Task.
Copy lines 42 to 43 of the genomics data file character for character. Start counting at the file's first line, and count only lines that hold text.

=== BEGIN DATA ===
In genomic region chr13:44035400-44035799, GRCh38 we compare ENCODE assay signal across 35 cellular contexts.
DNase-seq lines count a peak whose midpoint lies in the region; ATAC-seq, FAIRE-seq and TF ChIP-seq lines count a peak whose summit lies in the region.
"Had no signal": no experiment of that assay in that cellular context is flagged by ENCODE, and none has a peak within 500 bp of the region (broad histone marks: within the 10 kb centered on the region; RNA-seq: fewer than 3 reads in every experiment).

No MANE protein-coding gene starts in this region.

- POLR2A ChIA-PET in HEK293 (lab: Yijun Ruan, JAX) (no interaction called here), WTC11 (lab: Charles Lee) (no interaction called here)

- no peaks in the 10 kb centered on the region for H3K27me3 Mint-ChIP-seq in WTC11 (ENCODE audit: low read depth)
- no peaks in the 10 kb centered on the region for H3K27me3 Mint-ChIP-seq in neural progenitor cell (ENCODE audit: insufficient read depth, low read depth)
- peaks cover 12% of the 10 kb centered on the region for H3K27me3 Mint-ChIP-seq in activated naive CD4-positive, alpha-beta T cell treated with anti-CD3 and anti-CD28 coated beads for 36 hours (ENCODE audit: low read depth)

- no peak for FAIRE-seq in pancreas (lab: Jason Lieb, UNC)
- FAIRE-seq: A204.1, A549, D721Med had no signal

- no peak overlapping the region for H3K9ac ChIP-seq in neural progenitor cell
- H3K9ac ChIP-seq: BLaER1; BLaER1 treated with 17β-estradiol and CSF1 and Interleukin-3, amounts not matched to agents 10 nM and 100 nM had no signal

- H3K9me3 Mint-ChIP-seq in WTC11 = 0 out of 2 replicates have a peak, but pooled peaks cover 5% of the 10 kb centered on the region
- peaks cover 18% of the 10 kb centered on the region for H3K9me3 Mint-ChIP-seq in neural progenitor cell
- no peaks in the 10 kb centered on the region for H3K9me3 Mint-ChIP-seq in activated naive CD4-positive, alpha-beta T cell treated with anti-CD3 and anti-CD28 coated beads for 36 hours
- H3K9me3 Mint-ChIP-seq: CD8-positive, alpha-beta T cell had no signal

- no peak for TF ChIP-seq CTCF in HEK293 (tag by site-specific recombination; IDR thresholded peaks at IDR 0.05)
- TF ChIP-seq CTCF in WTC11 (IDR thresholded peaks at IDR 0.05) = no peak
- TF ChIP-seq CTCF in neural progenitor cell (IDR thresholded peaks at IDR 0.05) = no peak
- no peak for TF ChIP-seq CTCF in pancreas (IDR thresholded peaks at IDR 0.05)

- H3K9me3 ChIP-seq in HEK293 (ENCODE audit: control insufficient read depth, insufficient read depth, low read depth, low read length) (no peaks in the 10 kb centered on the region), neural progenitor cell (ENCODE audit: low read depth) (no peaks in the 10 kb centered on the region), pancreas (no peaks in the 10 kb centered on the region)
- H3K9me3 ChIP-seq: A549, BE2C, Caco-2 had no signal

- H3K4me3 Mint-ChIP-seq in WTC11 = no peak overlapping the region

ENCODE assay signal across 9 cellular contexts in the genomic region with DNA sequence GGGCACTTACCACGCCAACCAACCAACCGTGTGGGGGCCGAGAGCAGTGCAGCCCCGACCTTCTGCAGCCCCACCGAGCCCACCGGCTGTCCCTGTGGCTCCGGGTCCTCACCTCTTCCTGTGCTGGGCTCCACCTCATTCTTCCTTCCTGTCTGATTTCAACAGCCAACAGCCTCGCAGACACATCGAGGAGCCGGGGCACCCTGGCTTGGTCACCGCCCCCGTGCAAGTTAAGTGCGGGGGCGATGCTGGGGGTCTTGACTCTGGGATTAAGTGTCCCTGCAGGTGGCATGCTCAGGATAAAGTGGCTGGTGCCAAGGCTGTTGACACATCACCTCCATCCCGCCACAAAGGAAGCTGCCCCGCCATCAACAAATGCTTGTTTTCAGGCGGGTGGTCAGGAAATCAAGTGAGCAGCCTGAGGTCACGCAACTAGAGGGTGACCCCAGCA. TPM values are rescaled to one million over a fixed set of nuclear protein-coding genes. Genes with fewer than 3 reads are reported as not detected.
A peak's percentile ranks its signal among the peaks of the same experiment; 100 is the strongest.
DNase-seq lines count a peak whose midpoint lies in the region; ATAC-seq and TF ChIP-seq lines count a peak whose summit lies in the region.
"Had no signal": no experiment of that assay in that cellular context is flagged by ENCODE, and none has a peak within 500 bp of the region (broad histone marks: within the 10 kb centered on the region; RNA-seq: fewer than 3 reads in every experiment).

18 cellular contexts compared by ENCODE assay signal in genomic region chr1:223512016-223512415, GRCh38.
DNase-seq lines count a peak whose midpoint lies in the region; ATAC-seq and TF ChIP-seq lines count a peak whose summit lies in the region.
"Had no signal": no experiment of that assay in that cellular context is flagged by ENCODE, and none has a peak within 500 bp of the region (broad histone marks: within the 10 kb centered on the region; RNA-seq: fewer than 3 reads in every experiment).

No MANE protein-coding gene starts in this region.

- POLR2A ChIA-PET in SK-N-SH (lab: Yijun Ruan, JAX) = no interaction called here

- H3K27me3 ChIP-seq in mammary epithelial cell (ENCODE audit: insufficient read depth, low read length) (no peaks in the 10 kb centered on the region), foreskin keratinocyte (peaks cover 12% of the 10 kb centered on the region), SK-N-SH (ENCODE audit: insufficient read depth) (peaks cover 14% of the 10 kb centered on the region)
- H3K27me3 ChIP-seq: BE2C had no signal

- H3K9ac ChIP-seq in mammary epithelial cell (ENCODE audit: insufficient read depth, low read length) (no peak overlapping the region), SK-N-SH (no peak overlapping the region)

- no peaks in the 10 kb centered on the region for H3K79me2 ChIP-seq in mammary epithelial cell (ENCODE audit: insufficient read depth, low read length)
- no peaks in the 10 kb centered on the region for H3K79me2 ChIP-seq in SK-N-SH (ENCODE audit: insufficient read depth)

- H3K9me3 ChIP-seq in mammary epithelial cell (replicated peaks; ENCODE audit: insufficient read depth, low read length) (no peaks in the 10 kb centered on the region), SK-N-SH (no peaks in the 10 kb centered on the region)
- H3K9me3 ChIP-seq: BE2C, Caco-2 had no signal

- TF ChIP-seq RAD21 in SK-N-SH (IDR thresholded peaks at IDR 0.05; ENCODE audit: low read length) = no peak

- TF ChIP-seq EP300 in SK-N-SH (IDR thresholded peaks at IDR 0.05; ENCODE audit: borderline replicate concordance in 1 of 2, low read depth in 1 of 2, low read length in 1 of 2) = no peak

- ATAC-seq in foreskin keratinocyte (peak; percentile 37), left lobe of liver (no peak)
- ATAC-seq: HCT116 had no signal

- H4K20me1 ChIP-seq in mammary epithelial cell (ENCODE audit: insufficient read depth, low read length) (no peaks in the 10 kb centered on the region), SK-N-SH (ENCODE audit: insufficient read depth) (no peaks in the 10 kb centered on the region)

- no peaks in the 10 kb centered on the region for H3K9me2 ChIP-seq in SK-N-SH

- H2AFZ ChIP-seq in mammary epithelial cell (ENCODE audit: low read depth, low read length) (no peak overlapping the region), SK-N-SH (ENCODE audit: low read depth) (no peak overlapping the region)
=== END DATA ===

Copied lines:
- ATAC-seq in foreskin keratinocyte (peak; percentile 37), left lobe of liver (no peak)
- ATAC-seq: HCT116 had no signal